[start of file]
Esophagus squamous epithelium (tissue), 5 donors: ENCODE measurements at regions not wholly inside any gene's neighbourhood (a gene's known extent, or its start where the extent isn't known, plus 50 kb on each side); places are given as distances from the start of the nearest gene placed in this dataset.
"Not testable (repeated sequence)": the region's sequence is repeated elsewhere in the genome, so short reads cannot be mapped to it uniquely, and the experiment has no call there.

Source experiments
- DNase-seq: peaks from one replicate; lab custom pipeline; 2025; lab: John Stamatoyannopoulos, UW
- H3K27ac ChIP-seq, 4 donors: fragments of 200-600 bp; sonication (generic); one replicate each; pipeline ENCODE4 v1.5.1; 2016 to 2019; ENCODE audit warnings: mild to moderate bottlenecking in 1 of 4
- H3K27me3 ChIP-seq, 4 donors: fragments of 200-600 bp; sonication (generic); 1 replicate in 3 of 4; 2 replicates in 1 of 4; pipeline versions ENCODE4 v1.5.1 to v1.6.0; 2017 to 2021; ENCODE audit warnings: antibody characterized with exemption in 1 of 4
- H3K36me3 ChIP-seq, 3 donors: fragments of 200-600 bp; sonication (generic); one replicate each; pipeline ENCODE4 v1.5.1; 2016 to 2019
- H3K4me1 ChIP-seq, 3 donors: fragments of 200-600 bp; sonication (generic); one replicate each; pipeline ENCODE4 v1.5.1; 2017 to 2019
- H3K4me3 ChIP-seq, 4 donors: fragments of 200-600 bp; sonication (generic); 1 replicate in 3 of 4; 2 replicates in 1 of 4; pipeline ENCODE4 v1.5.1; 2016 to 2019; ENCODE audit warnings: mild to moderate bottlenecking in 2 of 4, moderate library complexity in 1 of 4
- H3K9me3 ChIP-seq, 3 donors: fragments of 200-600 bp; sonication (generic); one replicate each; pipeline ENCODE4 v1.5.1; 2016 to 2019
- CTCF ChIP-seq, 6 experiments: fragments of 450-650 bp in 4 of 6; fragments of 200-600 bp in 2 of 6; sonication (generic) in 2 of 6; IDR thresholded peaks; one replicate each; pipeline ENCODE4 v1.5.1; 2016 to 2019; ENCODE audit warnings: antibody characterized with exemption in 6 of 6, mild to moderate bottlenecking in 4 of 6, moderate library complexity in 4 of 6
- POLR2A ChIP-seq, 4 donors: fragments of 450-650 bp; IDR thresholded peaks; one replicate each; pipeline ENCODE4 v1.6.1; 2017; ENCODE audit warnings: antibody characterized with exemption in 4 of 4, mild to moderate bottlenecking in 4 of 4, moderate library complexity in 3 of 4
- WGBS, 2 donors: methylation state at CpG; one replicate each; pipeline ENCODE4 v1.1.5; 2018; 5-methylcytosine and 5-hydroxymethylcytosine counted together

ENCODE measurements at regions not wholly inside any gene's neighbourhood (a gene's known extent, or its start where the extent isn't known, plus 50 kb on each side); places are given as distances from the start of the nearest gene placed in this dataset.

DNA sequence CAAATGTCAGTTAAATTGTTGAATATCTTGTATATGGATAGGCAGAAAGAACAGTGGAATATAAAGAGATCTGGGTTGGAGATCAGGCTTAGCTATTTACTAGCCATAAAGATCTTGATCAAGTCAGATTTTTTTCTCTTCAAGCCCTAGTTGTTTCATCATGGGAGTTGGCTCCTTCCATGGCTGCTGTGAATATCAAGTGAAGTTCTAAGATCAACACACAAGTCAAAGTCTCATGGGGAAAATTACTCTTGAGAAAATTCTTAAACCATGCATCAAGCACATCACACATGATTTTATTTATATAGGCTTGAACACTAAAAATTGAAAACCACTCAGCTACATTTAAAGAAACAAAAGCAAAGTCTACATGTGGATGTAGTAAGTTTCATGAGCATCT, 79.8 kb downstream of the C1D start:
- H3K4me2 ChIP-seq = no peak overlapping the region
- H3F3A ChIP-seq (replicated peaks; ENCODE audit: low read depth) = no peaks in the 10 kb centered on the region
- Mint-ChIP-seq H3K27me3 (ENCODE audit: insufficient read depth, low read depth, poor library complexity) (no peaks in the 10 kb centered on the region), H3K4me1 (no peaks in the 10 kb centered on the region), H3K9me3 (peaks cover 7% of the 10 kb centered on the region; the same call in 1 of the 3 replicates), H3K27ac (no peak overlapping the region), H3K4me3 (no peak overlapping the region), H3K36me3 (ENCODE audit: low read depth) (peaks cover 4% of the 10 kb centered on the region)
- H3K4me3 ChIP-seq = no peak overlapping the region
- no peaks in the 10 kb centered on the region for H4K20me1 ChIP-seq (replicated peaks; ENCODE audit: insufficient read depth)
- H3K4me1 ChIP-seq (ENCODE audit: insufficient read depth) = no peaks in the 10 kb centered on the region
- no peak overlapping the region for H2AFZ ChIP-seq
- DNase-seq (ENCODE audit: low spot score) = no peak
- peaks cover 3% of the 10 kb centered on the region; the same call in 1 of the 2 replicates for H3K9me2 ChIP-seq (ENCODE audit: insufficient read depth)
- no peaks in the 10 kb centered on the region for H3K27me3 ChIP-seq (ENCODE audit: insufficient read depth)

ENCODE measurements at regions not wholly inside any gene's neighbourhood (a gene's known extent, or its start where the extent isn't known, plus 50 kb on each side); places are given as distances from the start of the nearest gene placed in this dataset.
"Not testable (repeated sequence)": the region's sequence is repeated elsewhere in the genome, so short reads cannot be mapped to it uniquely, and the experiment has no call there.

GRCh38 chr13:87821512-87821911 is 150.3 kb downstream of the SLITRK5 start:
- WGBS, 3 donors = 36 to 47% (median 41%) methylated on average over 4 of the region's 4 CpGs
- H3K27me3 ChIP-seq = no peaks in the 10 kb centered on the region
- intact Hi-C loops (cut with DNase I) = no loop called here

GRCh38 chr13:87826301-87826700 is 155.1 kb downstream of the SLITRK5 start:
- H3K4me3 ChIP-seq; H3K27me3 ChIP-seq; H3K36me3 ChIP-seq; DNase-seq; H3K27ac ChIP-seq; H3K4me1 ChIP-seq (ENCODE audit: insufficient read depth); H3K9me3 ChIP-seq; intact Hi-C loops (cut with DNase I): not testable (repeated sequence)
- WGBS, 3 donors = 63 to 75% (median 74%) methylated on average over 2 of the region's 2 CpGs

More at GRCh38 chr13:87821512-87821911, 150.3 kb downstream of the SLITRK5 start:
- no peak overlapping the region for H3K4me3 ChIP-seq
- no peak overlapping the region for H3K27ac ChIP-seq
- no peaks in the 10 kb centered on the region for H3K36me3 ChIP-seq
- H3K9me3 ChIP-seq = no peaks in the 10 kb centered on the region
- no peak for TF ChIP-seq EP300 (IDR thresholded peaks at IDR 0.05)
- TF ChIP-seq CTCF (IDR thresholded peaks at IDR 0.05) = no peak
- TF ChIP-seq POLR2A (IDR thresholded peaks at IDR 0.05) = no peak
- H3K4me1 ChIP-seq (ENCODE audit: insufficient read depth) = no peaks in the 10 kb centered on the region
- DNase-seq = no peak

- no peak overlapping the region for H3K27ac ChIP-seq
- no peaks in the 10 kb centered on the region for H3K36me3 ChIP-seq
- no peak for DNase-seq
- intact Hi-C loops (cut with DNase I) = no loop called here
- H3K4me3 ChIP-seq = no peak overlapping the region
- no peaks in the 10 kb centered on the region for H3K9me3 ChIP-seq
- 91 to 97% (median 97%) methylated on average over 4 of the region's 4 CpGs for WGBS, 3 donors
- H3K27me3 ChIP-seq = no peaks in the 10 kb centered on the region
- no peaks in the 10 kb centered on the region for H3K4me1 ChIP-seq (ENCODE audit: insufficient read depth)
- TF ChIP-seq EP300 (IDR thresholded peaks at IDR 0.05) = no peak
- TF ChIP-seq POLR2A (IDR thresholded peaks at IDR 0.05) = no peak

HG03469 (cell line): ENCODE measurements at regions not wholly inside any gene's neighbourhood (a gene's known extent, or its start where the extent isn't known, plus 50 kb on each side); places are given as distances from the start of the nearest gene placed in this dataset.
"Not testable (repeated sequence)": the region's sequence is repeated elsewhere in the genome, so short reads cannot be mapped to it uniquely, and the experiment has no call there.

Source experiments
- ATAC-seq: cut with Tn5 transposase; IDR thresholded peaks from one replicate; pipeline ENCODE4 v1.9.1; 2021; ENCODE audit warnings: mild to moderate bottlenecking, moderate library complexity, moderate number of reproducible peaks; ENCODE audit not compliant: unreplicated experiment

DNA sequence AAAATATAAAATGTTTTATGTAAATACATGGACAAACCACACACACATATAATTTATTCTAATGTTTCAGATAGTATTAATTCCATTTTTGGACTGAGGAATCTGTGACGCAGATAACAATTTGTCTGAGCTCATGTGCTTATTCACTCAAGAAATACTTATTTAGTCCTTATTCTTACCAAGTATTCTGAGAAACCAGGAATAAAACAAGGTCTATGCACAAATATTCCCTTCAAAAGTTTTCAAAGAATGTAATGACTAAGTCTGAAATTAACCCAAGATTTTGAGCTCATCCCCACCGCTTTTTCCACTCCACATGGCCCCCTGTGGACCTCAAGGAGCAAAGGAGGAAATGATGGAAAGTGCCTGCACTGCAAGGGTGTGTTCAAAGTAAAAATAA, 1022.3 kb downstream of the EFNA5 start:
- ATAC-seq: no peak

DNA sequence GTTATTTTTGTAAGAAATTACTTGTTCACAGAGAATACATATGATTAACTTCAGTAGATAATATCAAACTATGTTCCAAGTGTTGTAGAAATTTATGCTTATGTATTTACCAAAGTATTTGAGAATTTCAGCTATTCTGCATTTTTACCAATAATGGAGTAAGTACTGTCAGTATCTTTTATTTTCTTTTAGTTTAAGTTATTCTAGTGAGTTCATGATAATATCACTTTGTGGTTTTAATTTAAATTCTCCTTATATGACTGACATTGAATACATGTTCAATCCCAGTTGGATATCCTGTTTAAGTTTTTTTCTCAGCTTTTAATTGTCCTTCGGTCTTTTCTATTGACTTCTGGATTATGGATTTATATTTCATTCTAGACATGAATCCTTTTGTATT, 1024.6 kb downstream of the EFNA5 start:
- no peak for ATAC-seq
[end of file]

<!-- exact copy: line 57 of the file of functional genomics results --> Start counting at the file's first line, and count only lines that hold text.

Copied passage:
"Not testable (repeated sequence)": the region's sequence is repeated elsewhere in the genome, so short reads cannot be mapped to it uniquely, and the experiment has no call there.